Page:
THE EMERALD. 49
of all hues and sizes, and again nebulous spaces of thousands of tiniest spots of brilliancy of every conceivable shade. Sometimes the colours ran together, and made a little river or lake of lambent interfusing and changing tints, which, by their variegation, seemed to imitate the flowing of water, or waves made by the wind Curdie would have gazed entranced, but that all the beauty of the cavern, yes, of all he knew of the whole creation, seemed gathered in one centre of harmony and loveliness in 'the person of the ancient lady who stood before him in the very summer of beauty and strength. Turning from the first glance at the circumfulgent splendour, it dwindled into nothing as he looked again at the lady. Nothing flashed or glowed or shone about her, and yet it was with a prevision of the truth that he said,—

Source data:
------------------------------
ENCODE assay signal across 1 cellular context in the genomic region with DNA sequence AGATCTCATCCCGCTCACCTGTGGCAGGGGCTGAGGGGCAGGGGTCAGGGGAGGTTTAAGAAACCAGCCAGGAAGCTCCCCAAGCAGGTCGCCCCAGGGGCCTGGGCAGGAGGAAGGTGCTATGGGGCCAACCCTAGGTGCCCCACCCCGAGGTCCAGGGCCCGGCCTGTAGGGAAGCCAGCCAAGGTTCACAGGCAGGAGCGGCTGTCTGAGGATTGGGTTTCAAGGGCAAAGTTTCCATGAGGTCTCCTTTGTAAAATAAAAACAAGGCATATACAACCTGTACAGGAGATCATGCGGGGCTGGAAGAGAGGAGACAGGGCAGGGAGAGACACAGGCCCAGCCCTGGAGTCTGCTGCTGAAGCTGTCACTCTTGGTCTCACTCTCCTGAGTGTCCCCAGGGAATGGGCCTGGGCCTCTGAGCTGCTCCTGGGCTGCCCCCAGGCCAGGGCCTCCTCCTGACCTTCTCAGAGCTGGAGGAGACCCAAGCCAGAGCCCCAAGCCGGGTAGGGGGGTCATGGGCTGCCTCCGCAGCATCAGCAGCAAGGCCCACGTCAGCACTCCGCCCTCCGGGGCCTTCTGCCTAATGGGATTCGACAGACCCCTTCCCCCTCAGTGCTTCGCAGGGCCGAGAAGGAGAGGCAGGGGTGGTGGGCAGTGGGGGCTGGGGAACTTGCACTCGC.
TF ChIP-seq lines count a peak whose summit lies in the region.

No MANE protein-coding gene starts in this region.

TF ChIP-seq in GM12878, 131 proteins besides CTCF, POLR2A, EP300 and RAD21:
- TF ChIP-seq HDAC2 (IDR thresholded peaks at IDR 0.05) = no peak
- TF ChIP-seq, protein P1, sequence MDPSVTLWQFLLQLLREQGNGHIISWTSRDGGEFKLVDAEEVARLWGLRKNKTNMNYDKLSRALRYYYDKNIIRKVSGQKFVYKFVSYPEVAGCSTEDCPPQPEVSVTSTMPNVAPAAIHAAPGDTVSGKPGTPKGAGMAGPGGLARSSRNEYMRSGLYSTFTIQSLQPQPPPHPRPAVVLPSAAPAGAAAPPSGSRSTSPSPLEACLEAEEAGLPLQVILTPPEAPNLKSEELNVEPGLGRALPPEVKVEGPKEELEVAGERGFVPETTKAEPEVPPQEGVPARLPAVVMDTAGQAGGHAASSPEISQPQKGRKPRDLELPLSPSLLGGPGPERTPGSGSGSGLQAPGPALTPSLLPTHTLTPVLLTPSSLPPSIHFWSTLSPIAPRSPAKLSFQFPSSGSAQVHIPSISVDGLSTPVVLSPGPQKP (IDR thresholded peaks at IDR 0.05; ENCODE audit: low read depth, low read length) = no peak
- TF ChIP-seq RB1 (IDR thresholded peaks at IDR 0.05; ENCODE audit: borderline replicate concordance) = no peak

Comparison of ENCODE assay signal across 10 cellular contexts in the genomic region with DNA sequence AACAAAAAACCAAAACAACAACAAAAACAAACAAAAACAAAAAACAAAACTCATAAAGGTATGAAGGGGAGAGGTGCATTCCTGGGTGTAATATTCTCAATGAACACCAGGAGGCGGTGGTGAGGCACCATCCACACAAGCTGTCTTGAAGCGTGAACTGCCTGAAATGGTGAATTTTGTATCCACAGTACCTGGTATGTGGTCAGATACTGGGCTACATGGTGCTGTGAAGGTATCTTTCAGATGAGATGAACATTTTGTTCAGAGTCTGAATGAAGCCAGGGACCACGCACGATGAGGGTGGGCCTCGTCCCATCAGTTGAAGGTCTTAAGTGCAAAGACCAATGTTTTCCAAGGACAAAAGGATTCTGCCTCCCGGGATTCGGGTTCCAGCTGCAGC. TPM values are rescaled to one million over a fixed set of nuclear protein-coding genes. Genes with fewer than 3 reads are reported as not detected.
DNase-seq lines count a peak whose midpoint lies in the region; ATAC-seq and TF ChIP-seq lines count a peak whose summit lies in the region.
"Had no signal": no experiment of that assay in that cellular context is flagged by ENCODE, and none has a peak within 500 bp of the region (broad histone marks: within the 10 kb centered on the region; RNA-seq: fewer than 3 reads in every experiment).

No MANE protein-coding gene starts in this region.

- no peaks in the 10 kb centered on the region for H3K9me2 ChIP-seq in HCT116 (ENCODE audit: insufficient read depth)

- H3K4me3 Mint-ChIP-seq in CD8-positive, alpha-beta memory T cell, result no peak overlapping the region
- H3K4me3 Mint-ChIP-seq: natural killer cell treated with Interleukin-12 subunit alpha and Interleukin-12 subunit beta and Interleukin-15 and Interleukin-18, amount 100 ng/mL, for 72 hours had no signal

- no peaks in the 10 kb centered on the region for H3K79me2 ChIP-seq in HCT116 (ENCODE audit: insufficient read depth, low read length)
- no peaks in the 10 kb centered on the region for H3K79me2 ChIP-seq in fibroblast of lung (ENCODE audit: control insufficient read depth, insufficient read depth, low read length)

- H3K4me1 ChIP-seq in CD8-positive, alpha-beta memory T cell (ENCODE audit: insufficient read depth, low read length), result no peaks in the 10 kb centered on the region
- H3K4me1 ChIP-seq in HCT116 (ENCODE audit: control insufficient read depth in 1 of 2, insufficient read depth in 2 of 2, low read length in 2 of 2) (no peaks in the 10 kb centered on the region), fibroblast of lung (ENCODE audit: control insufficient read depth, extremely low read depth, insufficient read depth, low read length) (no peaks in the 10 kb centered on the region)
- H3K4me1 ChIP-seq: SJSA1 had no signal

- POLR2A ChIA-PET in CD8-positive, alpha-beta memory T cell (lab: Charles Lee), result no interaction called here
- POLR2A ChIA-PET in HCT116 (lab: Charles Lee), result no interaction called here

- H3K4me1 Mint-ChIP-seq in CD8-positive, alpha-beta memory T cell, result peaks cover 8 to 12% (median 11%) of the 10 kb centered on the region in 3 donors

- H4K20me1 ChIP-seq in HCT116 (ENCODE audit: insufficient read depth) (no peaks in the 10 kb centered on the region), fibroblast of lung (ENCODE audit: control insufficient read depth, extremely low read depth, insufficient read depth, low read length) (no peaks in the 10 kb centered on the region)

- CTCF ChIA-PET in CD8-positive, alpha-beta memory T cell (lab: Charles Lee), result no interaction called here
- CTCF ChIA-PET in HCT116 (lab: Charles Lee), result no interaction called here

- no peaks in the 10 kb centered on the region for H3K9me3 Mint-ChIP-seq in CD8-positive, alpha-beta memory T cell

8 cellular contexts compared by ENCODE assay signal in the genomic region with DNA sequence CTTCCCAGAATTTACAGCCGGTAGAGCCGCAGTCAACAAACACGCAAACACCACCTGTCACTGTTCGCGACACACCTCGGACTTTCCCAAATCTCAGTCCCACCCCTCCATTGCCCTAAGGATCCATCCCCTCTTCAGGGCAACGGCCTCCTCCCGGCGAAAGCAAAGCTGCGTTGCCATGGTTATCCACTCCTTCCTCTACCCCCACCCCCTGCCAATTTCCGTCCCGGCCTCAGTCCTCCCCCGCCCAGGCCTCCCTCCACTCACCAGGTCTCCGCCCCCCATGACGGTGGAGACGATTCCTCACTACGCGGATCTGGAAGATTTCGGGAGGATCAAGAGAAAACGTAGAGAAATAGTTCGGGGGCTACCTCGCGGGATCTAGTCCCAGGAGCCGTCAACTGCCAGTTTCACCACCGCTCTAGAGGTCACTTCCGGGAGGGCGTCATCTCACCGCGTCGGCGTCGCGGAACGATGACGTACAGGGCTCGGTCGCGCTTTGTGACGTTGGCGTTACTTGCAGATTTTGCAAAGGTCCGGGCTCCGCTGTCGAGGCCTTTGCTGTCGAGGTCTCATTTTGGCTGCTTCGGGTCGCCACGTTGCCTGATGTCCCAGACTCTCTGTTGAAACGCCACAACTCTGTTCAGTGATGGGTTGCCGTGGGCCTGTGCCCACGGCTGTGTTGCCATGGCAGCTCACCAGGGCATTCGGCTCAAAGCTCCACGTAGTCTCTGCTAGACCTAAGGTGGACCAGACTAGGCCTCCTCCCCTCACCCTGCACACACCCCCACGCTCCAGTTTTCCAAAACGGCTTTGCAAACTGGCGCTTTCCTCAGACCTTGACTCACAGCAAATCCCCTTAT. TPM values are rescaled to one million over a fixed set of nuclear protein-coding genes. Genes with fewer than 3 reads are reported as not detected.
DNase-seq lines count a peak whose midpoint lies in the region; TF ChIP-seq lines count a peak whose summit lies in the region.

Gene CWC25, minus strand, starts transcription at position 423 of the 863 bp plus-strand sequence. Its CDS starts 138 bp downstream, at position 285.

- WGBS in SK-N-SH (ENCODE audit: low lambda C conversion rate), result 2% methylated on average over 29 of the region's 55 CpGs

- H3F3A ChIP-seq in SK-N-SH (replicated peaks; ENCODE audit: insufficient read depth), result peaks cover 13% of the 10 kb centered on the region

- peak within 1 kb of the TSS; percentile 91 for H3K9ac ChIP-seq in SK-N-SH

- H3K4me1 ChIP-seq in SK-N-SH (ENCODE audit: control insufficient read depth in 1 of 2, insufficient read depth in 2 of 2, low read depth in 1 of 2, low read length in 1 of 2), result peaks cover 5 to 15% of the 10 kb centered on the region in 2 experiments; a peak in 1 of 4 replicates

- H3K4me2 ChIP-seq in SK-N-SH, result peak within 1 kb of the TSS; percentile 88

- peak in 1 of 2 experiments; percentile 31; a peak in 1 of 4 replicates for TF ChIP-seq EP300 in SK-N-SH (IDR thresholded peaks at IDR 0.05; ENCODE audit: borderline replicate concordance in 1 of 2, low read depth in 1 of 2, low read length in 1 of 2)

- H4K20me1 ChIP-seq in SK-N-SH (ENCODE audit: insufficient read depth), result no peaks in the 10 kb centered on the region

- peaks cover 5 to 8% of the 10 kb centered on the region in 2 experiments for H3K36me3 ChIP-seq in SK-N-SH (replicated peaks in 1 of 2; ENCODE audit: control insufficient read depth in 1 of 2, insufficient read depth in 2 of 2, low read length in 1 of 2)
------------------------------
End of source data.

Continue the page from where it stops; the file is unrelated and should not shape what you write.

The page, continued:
" I was here once before, ma'am."
"I know that, Curdie," she replied.
* The place was full of torches, and the walls gleamed, but nothing as they do now, and there is no light in the place."
" You want to know where the light comes from ? " she said, smiling.
" Then see: I will go out of the cavern. Do not be
afraid, but watch."
She went slowly out. The moment she turned her